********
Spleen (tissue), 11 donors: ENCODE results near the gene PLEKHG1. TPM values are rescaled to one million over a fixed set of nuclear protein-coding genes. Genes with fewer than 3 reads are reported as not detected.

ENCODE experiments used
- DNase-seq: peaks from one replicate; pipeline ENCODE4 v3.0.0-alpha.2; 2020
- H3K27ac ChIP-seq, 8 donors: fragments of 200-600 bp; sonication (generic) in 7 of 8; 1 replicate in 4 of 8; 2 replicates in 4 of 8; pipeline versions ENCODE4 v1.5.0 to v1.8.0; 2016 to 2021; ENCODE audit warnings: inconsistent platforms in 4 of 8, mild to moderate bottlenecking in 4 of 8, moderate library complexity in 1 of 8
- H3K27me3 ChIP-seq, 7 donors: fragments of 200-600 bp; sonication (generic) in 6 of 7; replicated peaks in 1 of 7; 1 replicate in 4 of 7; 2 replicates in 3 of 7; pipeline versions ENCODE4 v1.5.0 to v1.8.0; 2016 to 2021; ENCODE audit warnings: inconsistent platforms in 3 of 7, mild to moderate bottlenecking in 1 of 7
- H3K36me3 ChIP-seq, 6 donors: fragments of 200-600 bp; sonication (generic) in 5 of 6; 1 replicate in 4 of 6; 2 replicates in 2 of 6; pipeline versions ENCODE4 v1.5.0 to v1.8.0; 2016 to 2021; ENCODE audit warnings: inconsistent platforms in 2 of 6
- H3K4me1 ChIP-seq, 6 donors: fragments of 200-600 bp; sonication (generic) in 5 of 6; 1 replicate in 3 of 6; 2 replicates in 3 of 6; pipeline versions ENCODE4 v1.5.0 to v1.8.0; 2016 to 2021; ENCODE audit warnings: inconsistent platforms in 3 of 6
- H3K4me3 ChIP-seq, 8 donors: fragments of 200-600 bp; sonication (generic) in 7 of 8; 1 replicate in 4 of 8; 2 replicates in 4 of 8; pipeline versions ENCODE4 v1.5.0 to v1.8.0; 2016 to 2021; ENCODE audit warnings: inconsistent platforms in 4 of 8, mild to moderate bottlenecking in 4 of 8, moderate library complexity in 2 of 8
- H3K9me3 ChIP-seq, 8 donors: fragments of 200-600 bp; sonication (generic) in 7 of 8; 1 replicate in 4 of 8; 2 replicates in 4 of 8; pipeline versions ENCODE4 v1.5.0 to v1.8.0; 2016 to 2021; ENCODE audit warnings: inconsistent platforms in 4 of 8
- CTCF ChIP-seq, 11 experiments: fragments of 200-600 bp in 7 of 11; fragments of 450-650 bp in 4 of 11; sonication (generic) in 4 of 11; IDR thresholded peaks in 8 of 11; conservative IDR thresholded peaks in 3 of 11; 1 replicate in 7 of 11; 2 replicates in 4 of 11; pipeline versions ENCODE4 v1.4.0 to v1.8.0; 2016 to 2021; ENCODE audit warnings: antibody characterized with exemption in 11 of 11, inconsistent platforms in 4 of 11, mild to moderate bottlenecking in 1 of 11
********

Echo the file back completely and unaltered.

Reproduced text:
Spleen (tissue), 11 donors: ENCODE results near the gene PLEKHG1. TPM values are rescaled to one million over a fixed set of nuclear protein-coding genes. Genes with fewer than 3 reads are reported as not detected.

ENCODE experiments used
- DNase-seq: peaks from one replicate; pipeline ENCODE4 v3.0.0-alpha.2; 2020
- H3K27ac ChIP-seq, 8 donors: fragments of 200-600 bp; sonication (generic) in 7 of 8; 1 replicate in 4 of 8; 2 replicates in 4 of 8; pipeline versions ENCODE4 v1.5.0 to v1.8.0; 2016 to 2021; ENCODE audit warnings: inconsistent platforms in 4 of 8, mild to moderate bottlenecking in 4 of 8, moderate library complexity in 1 of 8
- H3K27me3 ChIP-seq, 7 donors: fragments of 200-600 bp; sonication (generic) in 6 of 7; replicated peaks in 1 of 7; 1 replicate in 4 of 7; 2 replicates in 3 of 7; pipeline versions ENCODE4 v1.5.0 to v1.8.0; 2016 to 2021; ENCODE audit warnings: inconsistent platforms in 3 of 7, mild to moderate bottlenecking in 1 of 7
- H3K36me3 ChIP-seq, 6 donors: fragments of 200-600 bp; sonication (generic) in 5 of 6; 1 replicate in 4 of 6; 2 replicates in 2 of 6; pipeline versions ENCODE4 v1.5.0 to v1.8.0; 2016 to 2021; ENCODE audit warnings: inconsistent platforms in 2 of 6
- H3K4me1 ChIP-seq, 6 donors: fragments of 200-600 bp; sonication (generic) in 5 of 6; 1 replicate in 3 of 6; 2 replicates in 3 of 6; pipeline versions ENCODE4 v1.5.0 to v1.8.0; 2016 to 2021; ENCODE audit warnings: inconsistent platforms in 3 of 6
- H3K4me3 ChIP-seq, 8 donors: fragments of 200-600 bp; sonication (generic) in 7 of 8; 1 replicate in 4 of 8; 2 replicates in 4 of 8; pipeline versions ENCODE4 v1.5.0 to v1.8.0; 2016 to 2021; ENCODE audit warnings: inconsistent platforms in 4 of 8, mild to moderate bottlenecking in 4 of 8, moderate library complexity in 2 of 8
- H3K9me3 ChIP-seq, 8 donors: fragments of 200-600 bp; sonication (generic) in 7 of 8; 1 replicate in 4 of 8; 2 replicates in 4 of 8; pipeline versions ENCODE4 v1.5.0 to v1.8.0; 2016 to 2021; ENCODE audit warnings: inconsistent platforms in 4 of 8
- CTCF ChIP-seq, 11 experiments: fragments of 200-600 bp in 7 of 11; fragments of 450-650 bp in 4 of 11; sonication (generic) in 4 of 11; IDR thresholded peaks in 8 of 11; conservative IDR thresholded peaks in 3 of 11; 1 replicate in 7 of 11; 2 replicates in 4 of 11; pipeline versions ENCODE4 v1.4.0 to v1.8.0; 2016 to 2021; ENCODE audit warnings: antibody characterized with exemption in 11 of 11, inconsistent platforms in 4 of 11, mild to moderate bottlenecking in 1 of 11